energized circuit to make MU-V-36 close, cause power failure of the 1A 
ESV MCC, spread to and damage the instrument air tubing causing valves 
MU-V-18 and MU-V-20 to close, and cause failure of the 1B ESV MCC power 
circuit, which is contained within a 4-inch galvanized steel conduit.
    See Section 3.3 below for additional details addressing the spatial 
separation between cables and instrument air tubing. In addition, the 
TMI-1 analysis assumes that fire damage may occur immediately upon 
first detection of the fire to all components in the fire area. The 
licensee stated that after confirmation of a fire, the fire abnormal 
operating procedure (AOP) for Fire Zone AB-FZ-6 would be entered.
    The licensee has described in its initial request, and subsequent 
documents, elements of the fire protection program that provide 
justification that the concept of defense-in-depth that is in place in 
Fire Zone AB-FZ-6 is consistent with that intended by the regulation. 
To accomplish this, the licensee provides various forms of protection 
in order to maintain the concept of defense-in-

[[Page 38847]]

depth. The licensee's approach is discussed below.

3.1 Fire Prevention

    The licensee has stated that it has an administrative controls 
program in place to control ignition sources, hot work activities 
(activities such as welding or grinding), in situ and transient 
combustibles, and fire system impairments. The administrative controls 
program is described in the TMI-1 Updated Final Safety Analysis Report 
(UFSAR) and in the Fire Hazards Analysis Report (FHAR), which is 
incorporated by reference into the UFSAR. Transient combustibles are 
restricted in Fire Zone AB-FZ-6 and particularly in the 1A ESV MCC 
area.
    In addition to these measures, the licensee has stated that the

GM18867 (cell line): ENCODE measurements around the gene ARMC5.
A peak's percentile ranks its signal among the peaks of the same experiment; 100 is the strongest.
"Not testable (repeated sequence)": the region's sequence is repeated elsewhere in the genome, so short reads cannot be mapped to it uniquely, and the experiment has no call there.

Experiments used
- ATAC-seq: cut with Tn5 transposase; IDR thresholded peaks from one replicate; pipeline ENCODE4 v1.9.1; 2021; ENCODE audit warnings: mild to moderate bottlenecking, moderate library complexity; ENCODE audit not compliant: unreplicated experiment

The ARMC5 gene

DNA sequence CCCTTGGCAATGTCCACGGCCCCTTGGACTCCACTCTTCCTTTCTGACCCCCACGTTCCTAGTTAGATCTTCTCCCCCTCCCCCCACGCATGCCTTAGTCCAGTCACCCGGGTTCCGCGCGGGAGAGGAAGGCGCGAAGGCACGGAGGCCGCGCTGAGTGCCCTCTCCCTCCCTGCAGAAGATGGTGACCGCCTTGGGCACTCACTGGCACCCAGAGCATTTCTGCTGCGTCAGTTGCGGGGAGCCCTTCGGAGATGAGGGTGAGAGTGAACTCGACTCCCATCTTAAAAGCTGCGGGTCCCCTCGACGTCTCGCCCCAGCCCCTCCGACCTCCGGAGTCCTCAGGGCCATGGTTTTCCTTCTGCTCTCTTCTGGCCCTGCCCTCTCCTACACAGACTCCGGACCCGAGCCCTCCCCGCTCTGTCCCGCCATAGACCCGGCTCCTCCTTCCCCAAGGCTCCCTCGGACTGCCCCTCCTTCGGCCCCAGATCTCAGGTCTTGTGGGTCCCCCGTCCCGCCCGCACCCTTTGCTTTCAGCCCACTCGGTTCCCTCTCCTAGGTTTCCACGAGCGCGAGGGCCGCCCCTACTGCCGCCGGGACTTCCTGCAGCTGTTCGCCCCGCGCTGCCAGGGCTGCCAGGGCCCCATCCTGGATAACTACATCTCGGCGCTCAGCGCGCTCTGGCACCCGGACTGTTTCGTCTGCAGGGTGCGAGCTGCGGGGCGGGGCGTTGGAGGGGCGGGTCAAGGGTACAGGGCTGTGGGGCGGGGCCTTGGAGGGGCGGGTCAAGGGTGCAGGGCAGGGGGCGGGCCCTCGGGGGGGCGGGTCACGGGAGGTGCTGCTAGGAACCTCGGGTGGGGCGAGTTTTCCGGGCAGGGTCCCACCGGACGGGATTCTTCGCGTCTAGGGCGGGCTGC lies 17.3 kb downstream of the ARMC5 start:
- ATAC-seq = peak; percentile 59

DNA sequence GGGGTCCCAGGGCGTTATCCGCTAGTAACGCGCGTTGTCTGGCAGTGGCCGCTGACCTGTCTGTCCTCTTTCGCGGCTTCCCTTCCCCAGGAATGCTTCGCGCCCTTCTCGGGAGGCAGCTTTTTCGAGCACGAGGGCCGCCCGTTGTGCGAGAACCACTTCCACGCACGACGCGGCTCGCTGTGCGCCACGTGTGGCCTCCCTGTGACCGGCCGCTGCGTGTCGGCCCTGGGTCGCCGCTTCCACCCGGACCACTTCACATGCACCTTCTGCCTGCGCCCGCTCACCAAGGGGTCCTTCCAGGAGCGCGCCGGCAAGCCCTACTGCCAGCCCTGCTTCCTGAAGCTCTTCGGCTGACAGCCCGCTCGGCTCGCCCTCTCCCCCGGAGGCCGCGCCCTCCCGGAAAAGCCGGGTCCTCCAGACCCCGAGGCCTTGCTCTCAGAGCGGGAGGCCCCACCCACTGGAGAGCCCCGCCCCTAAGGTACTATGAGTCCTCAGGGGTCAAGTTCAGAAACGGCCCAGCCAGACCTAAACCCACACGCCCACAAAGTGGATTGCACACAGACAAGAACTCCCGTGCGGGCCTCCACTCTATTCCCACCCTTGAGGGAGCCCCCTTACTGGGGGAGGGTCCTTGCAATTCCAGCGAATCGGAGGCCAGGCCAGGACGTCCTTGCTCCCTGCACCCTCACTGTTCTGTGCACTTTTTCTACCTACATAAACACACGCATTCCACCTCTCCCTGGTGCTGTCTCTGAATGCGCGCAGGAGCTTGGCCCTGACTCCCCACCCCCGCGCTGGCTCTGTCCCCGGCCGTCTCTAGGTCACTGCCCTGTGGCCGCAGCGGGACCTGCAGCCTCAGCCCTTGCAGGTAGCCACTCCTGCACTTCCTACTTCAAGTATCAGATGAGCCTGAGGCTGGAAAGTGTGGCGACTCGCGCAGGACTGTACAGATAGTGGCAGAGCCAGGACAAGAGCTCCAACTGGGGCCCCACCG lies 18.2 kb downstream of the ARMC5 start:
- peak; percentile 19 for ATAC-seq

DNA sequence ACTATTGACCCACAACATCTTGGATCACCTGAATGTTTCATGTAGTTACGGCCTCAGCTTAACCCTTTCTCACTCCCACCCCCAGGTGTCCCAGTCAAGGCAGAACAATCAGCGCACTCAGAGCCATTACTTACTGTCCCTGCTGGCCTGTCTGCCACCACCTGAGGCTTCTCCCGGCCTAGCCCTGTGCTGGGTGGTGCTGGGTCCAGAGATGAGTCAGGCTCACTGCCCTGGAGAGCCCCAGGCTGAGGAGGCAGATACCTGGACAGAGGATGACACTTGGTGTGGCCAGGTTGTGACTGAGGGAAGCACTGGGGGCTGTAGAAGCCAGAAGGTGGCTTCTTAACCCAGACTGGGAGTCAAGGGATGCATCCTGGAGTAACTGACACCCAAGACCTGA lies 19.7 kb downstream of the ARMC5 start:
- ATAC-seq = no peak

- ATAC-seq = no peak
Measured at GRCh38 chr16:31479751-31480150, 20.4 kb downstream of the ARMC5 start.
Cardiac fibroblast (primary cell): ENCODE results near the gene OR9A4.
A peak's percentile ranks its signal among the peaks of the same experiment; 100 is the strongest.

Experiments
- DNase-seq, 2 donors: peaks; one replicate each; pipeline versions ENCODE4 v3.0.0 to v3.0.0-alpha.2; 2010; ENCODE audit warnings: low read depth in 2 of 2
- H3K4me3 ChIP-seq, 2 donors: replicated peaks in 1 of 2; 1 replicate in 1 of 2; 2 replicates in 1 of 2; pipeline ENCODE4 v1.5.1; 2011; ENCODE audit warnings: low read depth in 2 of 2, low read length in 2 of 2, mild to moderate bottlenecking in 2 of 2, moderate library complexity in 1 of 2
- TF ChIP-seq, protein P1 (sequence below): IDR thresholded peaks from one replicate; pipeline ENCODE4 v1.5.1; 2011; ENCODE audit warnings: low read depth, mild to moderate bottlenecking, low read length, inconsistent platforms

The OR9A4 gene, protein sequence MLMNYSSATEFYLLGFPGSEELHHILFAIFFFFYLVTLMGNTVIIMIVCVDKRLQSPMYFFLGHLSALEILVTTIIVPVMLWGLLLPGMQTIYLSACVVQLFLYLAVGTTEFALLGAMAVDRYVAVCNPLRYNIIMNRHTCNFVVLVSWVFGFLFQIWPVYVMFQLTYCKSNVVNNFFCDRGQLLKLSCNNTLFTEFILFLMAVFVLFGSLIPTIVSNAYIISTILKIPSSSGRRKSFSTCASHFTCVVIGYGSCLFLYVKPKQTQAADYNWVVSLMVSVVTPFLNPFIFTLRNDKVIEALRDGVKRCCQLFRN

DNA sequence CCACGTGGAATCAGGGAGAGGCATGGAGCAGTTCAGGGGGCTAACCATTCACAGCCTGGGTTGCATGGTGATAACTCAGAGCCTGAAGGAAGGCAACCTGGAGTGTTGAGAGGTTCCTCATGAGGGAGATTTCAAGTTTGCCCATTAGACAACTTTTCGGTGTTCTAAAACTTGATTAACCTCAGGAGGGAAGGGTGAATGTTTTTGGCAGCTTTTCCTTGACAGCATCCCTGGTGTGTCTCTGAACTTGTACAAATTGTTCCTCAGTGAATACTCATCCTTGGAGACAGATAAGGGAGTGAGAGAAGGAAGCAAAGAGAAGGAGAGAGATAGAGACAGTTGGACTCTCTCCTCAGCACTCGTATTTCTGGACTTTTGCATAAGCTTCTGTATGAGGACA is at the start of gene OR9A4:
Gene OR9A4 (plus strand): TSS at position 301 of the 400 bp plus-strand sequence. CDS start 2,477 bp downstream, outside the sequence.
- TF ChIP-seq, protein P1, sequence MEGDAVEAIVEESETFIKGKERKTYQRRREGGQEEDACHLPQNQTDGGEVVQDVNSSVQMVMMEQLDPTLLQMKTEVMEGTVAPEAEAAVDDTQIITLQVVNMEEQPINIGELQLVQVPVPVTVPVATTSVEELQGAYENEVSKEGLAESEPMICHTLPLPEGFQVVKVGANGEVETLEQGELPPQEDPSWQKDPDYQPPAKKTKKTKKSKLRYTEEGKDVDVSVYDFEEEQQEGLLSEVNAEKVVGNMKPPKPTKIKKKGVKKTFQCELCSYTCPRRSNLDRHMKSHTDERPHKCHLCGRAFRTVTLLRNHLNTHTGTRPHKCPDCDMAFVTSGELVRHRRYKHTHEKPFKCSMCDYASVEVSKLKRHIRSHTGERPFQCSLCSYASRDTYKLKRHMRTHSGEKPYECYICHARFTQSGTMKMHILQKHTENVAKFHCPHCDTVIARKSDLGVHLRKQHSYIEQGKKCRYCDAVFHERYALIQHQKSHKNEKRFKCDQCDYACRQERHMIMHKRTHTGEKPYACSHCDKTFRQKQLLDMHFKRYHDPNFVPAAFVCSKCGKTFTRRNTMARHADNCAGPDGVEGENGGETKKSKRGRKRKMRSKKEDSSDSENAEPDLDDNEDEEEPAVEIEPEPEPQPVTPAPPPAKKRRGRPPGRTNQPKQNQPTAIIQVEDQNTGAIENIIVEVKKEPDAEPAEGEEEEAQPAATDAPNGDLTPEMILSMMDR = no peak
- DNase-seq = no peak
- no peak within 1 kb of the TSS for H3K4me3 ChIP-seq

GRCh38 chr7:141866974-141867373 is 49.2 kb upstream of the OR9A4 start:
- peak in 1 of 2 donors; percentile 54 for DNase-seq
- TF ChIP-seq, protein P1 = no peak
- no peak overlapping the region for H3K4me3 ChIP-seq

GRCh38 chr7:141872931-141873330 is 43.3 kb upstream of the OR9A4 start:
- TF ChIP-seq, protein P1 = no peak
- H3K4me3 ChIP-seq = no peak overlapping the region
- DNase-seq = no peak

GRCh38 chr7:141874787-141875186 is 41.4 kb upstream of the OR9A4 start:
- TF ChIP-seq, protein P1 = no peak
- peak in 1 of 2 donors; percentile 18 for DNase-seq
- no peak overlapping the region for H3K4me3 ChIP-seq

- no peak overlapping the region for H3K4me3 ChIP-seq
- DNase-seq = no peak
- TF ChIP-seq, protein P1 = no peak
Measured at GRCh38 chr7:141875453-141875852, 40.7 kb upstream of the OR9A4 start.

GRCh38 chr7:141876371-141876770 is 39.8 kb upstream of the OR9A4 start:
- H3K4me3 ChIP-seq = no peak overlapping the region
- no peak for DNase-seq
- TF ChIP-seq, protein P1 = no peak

power and control cables with voltages up to 480V AC and 480/120V in 
the fire zone are thermoset (Kerite with ethylene propylene rubber 
(EPR) insulation). Thermoset cables are resistant to self-ignited cable 
fires and are not considered to represent an ignition source. Other 
ignition sources in the area consist of control power transformers 
inside the 1A ESV MCC. The licensee also stated that the transformers 
are contained within the metal-clad MCC housing and contain no 
combustible or flammable liquids and that the control cables are 
located in open trays while the 480V power cables are in conduit or use 
armor jacketed cable. Therefore, due to limited ignition sources and 
the cables installed in conduit and armored jacketed cables, flame 
propagation is not expected to present a hazard.

3.2 Detection, Control and Extinguishment

    Fire Zone AB-FZ-6 is provided with a ceiling-mounted photoelectric 
smoke detection system, which is connected to the Auxiliary Building 
fire detection panel, located near the 1A ESV MCC. The licensee has 
indicated that if smoke is detected, a local horn and strobe light are 
actuated at the fire alarm panel as well as in the control room. There 
are two smoke detectors located within a few feet horizontally and 
approximately 13 feet vertically above the 1A ESV MCC. The smoke 
detection system is designed and installed in accordance with National 
Fire Protection Association (NFPA) 72D (1975), ``Proprietary Protective 
Signaling Systems for Guard, Fire Alarm and Supervisory Service,'' and 
NFPA 72E (1978), ``Automatic Fire Detectors.''
    A hose reel, with at least 100 feet of hose, is provided in 
adjacent Fire Zone AB-FZ-9. The hose reel is less than 100 feet from 
the 1A ESV MCC area or any other area in Fire Zone AB-FZ-6. The hose 
reels were designed and installed in accordance with NFPA 14 (1978), 
``Standpipe and Hose Systems,'' and have electrically-safe fog nozzles 
installed, which make them safe to use in the vicinity of electrical